Colombian author Gabriel García Márquez died today at the age of 87. He had reportedly been in fragile health for several weeks, battling pneumonia and other infections. He had been the world’s oldest living Nobel literature laureate, and was known for pioneering magical realism, a style made most famous by his 1967 epic masterpiece One Hundred Years Of Solitude. The prize money that accompanied his 1982 Nobel sat in a Swiss bank account for 16 years, where, García Márquez says, he forgot about it. He later used it to purchase the weekly news magazine Cambio.
García Márquez was born in 1928 in the Colombian town of Aracataca, which inspired the fictional town Macondo, home of the Buendía family in One Hundred Years Of Solitude. He was raised in part by his maternal grandparents and was influenced by the superstitions of that generation; his grandfather had been a colonel in a civil war at the turn of the century. One can imagine the kind of childhood that led to the monumental tale of One Hundred Years, whose first line stands among the most famous in literature: “Many years later, in front of the firing squad, Colonel Aureliano Buendía would remember that distant afternoon his father took him to see ice.” The book takes a winding and hallucinatory path through the history of the Buendía family, for whom the supernatural is an ordinary part of everyday life.
García Márquez worked as a reporter in the late ’40s, and told The Paris Review in 1981 that he still considered himself a journalist first. “In journalism just one fact that is false prejudices the entire work. In contrast, in fiction one single fact that is true gives legitimacy to the entire work.” As a novice journalist for Colombia’s El Universal, he wrote sly opinion columns questioning how so much political violence could be expected to birth a generation of “men of good will.” He later acted as something of a liaison between leftist guerillas and the Colombian government, which resulted in him increasing his personal security detail with trusted bodyguards and a bombproof sedan. In the 1960s, he spent several months in Cuba with other writers and journalists, and considered Fidel Castro a friend. (Despite problems securing a U.S. visa, he also later became friends with Bill Clinton.) García Márquez had lived in Mexico City since the early ’80s in a kind of self-imposed exile after a run-in with Colombian government, which accused him of sympathizing with rebels.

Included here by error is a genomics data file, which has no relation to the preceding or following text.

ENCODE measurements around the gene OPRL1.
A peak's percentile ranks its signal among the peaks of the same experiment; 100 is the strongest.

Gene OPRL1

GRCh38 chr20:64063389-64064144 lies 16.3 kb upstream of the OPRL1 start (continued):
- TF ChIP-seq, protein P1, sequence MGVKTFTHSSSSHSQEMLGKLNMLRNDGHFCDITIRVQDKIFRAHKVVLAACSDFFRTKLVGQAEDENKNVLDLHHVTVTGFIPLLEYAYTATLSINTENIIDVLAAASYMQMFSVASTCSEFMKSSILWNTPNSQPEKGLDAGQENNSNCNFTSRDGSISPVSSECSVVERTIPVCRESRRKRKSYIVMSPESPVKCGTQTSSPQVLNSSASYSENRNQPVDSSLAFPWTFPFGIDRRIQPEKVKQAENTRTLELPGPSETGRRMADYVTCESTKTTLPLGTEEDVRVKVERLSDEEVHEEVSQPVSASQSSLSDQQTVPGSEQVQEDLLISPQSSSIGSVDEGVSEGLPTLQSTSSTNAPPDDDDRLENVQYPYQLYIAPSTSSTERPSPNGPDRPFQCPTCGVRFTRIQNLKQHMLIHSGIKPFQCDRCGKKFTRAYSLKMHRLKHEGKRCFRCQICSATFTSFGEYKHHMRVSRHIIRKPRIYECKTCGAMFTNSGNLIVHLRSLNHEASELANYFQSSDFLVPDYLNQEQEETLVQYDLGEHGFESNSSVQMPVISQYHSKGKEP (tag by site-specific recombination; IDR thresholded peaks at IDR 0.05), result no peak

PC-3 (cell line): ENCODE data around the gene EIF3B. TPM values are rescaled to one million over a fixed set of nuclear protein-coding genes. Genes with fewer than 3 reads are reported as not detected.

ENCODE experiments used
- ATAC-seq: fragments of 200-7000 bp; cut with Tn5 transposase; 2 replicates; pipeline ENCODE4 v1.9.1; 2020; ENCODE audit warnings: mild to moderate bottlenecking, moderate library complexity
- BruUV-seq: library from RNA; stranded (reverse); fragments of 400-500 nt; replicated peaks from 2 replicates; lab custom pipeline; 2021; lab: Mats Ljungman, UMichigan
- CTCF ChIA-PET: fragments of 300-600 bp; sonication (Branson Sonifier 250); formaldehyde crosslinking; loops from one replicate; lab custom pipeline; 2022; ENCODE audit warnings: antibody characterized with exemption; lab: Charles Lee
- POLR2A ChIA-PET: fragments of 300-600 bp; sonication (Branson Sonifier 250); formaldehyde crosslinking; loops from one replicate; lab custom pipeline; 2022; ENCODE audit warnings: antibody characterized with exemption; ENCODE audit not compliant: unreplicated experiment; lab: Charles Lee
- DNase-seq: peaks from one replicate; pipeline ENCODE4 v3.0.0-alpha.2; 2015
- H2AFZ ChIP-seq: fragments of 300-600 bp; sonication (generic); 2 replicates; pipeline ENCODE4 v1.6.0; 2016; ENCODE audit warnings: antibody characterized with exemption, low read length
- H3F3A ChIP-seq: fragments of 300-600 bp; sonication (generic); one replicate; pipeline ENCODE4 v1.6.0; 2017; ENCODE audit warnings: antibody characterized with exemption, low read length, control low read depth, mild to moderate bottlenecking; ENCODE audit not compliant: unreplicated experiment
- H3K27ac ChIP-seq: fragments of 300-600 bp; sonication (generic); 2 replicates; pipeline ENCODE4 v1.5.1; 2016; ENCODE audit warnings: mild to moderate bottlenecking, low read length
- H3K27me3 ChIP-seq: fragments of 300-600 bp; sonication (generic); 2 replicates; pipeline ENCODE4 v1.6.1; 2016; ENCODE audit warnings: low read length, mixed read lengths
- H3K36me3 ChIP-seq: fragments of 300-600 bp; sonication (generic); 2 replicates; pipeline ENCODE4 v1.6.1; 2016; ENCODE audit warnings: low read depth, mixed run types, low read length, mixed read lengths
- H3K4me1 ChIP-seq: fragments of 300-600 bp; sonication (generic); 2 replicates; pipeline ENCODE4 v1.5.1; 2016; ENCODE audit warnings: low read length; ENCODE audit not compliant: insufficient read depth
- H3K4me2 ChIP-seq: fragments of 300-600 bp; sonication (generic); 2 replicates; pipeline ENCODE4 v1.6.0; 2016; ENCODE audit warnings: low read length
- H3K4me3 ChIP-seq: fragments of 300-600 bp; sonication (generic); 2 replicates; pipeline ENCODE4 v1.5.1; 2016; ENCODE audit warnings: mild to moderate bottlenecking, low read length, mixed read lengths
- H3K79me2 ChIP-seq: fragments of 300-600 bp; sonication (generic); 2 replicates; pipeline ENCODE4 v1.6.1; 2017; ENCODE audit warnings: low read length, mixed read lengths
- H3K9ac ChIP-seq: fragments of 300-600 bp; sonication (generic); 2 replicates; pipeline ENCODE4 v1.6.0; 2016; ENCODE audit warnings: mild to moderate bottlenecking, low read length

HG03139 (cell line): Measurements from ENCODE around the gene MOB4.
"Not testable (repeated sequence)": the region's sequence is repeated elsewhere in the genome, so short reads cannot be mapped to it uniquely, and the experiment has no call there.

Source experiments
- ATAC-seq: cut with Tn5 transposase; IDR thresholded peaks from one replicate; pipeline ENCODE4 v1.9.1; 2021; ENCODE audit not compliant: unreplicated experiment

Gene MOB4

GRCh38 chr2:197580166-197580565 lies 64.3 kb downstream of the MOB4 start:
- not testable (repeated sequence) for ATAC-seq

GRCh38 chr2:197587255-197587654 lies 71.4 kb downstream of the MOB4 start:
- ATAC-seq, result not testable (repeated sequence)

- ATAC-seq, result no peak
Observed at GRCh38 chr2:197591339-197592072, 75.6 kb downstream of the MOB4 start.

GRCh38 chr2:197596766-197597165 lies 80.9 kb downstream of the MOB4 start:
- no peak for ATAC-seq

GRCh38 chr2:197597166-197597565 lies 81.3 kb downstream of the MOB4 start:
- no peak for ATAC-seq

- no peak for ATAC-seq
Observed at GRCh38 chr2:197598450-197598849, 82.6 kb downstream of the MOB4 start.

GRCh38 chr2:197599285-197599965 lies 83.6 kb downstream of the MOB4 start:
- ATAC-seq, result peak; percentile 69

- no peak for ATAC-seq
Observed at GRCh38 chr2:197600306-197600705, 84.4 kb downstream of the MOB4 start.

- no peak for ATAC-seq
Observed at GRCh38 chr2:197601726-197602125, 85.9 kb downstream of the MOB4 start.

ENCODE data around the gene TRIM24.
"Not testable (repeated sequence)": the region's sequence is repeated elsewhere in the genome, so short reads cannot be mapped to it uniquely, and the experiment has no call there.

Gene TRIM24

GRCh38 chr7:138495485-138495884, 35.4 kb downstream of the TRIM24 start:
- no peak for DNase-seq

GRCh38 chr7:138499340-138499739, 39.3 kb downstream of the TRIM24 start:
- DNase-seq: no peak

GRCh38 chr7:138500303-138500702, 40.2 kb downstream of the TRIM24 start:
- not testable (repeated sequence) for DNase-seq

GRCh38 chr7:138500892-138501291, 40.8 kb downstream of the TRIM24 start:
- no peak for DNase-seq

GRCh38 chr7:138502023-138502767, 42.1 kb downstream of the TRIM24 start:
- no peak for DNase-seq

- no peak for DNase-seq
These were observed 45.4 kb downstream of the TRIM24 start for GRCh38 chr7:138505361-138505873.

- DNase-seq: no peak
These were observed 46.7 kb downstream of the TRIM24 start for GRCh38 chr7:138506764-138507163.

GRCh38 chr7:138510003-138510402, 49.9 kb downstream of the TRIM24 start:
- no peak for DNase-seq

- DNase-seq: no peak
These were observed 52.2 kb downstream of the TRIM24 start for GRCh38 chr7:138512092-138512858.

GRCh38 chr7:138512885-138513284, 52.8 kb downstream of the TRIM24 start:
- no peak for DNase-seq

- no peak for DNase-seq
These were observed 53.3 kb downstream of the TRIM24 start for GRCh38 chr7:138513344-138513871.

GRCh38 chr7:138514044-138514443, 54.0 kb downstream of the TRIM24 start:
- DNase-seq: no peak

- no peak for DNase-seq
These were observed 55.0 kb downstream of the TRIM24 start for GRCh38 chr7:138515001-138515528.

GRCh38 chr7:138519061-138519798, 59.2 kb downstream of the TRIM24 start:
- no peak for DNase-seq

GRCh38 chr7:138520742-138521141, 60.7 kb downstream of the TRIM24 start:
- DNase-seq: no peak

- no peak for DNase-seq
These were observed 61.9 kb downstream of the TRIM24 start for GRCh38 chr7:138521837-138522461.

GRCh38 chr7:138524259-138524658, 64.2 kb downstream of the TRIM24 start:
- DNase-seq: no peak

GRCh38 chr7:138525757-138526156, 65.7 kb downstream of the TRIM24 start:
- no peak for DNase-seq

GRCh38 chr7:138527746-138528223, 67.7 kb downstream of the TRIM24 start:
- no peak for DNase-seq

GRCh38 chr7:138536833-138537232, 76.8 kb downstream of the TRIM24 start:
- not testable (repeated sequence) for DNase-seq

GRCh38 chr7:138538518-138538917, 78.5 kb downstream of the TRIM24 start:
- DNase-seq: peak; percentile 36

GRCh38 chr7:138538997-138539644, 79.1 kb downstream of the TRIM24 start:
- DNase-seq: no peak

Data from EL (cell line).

His position at the forefront of magic realism stands as one of his greatest literary achievements, one that transcends his individual literary works and brought global attention to Latin American writers, many of whom employed this literary mode—Isabel Allende, Laura Esquivel, and Mario Vargas Llosas among them. (The latter was good friends with García Márquez, but their friendship ended in 1976 when Vargas Llosas punched him in a Mexico City theater.) Usually defined by its balance of magical and supernatural elements with an otherwise commonplace reality, García Márquez did not originate magic realism, but has become closely associated with it through novels like Love In The Time Of Cholera and Chronicle Of A Death Foretold, which probe at different ways to depict reality. García Márquez’s books and short stories have been translated into more than two dozen languages; his last published work came 10 years ago with the novella Memories Of My Melancholy Whores.
He told the Associated Press in 1999 that his “books couldn’t have been written if I weren’t a journalist because all the material was taken from reality.”
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